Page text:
In fact, it’s even been found as far away as Louisiana and Colorado.

It was even of use to the Europeans. The high-grade flint found in the area was often made into gun flints. These precisely shaped bits of flint were integral to the use of flintlock firearms, which only become obsolete after the widespread occurrence of percussion cap firearms in the 1830s.

These days, it’s considered to be the state gemstone of Ohio. Lapidaries favor the colorful varieties for carvings and cabochons, and it’s still highly regarded among those who continue the long human tradition of flintknapping.

Defining Flint, Chert, and Jasper

The various microcrystalline and cryptocrystalline forms of quartz are highly contentious. People will call them by different names, primarily depending on their background.

As a general rule, these stones are all chalcedony with various impurities. A rough guide to their definitions would be the following:

  • Chert- A geological term for most forms of chalcedony, especially when opaque. It’s primarily associated with larger formations of impure chalcedony, but it’s also used for nodules and other smaller formations on occasion.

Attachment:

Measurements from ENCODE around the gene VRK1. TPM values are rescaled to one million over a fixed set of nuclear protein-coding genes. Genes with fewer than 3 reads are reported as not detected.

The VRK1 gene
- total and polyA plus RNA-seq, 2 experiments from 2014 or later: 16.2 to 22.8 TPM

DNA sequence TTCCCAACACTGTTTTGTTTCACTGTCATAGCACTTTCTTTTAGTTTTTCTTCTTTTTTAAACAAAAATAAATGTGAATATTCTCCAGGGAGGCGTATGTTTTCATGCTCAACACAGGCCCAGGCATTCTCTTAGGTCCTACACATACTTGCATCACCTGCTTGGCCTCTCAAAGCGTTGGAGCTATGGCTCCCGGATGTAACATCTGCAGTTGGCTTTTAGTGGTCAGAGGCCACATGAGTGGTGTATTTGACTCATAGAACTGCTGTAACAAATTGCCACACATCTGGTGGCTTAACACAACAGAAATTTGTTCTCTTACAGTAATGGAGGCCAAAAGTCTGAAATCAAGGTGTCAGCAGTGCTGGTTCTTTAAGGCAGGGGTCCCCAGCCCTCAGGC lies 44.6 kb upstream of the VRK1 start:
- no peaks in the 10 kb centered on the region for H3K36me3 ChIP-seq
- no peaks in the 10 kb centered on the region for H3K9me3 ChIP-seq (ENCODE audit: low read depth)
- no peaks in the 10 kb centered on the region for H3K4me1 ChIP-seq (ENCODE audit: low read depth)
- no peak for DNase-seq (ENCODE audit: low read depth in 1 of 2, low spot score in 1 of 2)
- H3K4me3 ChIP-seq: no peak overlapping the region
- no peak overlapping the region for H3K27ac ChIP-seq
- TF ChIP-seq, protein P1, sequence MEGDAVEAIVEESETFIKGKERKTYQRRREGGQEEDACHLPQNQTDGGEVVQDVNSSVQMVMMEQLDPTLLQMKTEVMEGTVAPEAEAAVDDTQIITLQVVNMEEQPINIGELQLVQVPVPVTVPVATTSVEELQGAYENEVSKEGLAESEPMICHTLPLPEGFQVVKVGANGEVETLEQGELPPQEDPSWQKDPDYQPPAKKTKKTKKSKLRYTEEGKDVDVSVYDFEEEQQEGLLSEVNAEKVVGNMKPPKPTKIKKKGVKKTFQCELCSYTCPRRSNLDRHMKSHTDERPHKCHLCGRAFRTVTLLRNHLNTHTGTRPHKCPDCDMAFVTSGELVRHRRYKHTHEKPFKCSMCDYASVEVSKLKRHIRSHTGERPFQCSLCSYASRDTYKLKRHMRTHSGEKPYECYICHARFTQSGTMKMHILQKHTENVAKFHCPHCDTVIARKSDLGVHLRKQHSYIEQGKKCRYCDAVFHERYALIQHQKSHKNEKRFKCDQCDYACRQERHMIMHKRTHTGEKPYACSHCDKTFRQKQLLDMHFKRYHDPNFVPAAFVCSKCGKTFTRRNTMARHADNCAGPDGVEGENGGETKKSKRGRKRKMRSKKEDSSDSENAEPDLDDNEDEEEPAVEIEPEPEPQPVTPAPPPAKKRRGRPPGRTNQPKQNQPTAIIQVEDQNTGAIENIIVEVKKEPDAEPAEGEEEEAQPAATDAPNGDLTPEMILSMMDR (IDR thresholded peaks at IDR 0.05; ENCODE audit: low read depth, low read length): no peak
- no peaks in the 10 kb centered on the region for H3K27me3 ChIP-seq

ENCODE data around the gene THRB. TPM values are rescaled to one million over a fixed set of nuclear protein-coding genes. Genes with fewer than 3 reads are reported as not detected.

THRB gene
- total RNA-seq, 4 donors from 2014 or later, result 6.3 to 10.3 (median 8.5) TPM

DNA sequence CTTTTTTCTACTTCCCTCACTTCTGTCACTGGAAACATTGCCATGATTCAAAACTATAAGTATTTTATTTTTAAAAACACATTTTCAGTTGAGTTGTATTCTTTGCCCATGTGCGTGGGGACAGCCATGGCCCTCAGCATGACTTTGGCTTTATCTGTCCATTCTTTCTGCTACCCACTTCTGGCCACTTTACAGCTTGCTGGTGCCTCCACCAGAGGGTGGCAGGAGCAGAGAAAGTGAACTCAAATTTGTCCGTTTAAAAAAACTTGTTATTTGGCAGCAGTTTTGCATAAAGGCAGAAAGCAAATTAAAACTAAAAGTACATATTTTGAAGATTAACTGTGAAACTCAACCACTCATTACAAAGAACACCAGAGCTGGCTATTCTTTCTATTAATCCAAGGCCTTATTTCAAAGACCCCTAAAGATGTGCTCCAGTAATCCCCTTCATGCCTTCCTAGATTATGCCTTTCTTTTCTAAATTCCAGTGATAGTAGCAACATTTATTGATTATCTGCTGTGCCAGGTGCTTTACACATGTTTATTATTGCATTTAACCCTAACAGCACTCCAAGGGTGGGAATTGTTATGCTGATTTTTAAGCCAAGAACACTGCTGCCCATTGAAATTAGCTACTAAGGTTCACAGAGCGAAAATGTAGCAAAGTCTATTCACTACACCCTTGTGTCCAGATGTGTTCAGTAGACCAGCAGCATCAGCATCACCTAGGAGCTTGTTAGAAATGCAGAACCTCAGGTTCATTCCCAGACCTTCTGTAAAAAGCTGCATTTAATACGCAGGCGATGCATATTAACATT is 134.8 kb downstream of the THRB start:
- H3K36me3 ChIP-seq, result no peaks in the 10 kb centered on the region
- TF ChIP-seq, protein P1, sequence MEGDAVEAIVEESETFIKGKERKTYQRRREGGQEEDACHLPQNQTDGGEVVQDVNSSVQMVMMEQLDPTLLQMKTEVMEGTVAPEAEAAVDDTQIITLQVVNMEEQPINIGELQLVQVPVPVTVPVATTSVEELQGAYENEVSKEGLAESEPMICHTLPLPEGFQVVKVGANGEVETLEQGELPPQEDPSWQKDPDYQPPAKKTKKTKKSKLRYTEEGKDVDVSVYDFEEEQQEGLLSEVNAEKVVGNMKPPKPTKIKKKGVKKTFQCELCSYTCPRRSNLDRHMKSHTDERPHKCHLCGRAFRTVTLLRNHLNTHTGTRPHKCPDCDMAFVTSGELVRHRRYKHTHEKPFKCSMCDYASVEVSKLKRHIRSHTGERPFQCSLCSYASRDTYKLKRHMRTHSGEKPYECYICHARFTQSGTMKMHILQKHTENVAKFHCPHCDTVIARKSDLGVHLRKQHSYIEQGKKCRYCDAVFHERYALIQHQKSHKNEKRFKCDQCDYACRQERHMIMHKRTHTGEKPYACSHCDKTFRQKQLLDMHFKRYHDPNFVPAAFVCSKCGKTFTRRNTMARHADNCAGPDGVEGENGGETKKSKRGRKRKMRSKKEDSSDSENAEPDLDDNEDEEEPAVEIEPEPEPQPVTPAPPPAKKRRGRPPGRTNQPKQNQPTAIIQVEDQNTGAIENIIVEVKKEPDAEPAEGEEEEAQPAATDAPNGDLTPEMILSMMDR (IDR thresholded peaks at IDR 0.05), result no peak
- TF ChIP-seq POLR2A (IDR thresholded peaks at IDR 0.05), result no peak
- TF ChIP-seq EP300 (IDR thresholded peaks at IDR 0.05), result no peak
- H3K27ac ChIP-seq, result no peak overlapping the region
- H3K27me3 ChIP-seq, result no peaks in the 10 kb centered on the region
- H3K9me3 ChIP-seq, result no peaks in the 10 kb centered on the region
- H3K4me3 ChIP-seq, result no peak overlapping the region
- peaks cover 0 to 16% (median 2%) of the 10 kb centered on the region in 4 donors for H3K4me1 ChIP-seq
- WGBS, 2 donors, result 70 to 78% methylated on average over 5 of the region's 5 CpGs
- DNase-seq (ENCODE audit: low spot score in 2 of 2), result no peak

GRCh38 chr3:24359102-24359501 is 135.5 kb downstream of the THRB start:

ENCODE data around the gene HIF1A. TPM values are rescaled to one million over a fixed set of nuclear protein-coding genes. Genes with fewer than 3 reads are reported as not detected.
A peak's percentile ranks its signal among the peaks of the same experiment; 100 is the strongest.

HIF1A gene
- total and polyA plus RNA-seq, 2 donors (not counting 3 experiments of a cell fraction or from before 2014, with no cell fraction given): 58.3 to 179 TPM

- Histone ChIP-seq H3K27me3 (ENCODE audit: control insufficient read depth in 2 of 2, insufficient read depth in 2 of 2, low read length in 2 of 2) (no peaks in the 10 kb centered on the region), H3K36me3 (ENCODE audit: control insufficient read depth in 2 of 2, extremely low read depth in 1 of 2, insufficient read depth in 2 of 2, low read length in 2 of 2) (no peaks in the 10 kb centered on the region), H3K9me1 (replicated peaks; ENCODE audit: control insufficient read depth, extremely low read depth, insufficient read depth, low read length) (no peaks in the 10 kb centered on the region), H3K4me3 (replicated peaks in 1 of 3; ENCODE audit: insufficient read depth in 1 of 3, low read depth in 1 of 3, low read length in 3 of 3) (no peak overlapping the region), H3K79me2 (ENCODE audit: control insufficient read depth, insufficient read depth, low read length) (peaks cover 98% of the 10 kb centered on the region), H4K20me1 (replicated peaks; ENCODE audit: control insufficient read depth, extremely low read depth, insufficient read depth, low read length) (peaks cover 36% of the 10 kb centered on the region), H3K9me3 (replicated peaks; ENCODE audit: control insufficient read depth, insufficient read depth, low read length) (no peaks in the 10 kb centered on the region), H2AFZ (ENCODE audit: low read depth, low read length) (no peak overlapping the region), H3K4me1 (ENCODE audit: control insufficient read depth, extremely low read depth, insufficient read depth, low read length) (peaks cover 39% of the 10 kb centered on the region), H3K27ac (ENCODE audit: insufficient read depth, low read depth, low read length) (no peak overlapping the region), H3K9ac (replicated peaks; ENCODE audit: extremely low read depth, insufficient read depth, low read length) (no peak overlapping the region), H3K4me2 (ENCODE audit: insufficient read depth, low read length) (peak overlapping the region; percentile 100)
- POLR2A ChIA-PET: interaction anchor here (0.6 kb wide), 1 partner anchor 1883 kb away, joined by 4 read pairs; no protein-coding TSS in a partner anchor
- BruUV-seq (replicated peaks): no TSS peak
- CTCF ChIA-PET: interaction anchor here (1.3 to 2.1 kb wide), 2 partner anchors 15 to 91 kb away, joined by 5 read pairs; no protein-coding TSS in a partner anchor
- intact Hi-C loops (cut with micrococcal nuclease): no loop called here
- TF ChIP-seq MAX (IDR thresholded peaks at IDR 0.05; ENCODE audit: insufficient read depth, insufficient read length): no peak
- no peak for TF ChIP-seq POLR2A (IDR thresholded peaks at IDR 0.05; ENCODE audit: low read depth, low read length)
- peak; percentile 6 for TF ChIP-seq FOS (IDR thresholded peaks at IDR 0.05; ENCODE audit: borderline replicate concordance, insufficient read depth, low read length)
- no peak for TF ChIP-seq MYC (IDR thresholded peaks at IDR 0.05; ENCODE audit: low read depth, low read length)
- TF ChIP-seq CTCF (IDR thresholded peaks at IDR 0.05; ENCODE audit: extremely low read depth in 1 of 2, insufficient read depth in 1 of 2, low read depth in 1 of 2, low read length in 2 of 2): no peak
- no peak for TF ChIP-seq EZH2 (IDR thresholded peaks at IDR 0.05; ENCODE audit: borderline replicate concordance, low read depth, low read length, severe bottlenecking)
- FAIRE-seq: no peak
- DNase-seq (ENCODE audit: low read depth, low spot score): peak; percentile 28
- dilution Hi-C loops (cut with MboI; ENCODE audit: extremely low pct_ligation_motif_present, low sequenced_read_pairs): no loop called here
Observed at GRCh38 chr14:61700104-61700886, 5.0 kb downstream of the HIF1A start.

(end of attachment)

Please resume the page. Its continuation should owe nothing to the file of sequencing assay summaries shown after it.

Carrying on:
• Flint- Generally any chert or jasper that’s been used for tool creation will be referred to as flint by archaeologists. Flint is also used on occasion to describe more chemically pure forms of chert/jasper. It’s not a requirement, but flint is often translucent in thin slices.
  • Jasper- A gemologist and lapidary term for any opaque microcrystalline quartz that happens to catch the eye. Jasper is traditionally brightly colored, but it’s not a highly scientific term and the only requirement is complete opacity.